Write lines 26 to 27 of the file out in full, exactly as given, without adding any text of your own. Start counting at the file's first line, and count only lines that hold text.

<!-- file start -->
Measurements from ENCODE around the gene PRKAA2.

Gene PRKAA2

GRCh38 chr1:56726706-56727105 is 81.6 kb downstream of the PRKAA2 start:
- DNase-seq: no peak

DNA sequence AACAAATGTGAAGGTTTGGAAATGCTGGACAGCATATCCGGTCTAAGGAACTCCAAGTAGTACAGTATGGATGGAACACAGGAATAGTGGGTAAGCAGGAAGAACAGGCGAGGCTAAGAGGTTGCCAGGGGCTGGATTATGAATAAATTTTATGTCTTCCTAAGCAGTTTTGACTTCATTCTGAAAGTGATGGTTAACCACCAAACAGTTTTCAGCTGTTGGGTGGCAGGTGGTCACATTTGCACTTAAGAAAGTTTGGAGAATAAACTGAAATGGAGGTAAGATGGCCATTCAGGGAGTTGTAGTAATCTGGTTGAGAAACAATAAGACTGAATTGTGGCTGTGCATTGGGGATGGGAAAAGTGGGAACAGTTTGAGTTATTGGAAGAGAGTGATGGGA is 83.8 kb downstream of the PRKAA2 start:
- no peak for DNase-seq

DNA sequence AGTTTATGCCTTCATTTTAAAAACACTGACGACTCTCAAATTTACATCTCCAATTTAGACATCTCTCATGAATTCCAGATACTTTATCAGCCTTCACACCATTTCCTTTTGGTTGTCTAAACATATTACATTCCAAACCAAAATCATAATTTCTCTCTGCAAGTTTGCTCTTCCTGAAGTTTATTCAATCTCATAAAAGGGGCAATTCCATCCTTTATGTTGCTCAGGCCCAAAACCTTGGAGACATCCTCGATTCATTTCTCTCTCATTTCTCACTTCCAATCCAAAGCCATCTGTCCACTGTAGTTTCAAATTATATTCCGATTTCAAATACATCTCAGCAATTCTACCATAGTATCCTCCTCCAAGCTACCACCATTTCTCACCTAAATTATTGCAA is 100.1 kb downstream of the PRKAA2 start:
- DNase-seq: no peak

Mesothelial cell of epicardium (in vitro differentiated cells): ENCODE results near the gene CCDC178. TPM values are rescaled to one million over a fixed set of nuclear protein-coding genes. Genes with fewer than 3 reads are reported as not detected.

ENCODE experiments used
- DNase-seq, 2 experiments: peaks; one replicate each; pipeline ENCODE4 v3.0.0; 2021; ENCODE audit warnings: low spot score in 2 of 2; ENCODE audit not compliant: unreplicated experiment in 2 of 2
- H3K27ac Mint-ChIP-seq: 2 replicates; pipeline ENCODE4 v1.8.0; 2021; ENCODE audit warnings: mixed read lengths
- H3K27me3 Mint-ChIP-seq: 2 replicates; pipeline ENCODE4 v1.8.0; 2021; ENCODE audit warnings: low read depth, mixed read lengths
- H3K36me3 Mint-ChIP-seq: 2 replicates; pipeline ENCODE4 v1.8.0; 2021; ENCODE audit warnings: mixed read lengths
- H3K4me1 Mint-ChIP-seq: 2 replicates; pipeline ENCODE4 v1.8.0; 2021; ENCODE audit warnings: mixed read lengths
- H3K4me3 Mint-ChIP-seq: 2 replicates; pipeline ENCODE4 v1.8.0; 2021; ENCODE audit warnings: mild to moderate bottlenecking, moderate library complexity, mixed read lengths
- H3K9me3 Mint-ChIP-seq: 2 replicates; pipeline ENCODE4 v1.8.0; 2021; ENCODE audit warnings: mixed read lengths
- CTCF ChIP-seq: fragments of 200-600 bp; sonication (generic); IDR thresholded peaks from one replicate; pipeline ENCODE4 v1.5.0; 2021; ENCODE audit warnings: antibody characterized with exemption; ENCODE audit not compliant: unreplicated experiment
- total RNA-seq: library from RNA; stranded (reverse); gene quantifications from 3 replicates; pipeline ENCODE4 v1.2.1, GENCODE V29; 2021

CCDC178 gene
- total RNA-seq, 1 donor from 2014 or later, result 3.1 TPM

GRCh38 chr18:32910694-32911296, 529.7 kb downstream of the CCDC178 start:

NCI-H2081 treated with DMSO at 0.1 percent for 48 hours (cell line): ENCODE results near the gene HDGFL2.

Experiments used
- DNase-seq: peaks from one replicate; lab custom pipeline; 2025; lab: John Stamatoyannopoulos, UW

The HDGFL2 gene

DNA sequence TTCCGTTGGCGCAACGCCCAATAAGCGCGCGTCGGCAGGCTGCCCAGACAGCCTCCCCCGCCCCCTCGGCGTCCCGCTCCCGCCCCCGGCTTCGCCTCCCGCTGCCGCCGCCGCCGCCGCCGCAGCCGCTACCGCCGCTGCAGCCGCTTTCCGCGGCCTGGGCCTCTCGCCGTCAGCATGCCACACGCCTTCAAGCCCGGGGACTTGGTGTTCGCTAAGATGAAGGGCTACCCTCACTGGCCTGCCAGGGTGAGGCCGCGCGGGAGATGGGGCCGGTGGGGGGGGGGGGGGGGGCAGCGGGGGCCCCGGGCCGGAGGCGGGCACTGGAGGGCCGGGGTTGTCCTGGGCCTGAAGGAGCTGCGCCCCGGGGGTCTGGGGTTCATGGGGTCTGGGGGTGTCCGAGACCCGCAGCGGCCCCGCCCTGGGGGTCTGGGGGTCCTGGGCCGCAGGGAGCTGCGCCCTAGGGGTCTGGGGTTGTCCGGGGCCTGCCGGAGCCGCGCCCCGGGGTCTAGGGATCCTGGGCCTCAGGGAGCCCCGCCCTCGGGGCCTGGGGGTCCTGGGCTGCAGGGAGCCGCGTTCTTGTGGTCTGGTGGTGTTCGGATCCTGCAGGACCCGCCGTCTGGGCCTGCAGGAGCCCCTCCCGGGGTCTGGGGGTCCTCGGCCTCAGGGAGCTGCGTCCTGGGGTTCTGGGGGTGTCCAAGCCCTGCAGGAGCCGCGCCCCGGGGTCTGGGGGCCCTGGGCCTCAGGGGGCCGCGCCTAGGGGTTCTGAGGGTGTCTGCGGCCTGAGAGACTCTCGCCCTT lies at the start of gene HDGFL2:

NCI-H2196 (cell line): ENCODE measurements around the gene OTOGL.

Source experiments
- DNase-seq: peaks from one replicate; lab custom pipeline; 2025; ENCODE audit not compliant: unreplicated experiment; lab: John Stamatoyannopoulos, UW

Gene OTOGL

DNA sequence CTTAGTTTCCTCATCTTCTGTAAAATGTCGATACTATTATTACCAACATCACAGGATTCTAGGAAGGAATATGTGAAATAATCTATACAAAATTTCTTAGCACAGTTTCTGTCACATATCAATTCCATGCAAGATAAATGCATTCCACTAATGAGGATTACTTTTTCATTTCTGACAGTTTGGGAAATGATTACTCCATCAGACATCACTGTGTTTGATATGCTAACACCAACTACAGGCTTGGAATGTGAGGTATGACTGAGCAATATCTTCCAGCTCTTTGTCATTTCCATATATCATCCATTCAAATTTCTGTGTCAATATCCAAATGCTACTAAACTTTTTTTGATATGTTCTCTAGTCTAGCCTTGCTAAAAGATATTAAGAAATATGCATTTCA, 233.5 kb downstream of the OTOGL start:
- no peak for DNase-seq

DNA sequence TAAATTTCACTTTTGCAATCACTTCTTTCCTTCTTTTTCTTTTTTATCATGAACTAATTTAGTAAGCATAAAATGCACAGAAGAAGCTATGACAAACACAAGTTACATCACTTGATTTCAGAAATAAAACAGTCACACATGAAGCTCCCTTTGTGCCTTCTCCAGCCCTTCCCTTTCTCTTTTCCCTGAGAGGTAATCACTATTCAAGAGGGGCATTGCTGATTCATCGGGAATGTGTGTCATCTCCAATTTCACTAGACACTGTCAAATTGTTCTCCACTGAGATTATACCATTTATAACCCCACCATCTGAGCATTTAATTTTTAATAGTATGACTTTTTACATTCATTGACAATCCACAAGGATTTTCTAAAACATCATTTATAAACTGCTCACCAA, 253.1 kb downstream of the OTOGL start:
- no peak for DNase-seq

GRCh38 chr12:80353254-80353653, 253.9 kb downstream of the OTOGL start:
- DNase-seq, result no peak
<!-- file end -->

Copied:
The HDGFL2 gene

DNA sequence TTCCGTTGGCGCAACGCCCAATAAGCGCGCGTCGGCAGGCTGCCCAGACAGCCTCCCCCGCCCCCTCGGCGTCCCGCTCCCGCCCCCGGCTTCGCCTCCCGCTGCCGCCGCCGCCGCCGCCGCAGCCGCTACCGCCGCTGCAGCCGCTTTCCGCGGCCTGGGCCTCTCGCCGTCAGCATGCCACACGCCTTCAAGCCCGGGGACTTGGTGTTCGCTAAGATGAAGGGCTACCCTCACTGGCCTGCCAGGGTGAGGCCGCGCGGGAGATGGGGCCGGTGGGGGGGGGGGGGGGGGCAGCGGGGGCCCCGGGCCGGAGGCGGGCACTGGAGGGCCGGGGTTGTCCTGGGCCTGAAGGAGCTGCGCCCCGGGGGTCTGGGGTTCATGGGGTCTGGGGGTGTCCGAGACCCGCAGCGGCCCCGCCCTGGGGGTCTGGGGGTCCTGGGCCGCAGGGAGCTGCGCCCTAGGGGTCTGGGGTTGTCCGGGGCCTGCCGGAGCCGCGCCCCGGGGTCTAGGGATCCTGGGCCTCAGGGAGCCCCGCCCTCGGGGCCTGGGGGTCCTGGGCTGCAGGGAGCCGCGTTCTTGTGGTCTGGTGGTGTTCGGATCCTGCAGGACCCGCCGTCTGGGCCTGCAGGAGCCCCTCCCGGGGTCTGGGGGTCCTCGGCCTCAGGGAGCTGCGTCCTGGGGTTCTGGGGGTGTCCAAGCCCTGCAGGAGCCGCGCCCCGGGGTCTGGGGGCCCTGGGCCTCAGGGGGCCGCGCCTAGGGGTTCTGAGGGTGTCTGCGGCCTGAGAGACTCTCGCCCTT lies at the start of gene HDGFL2: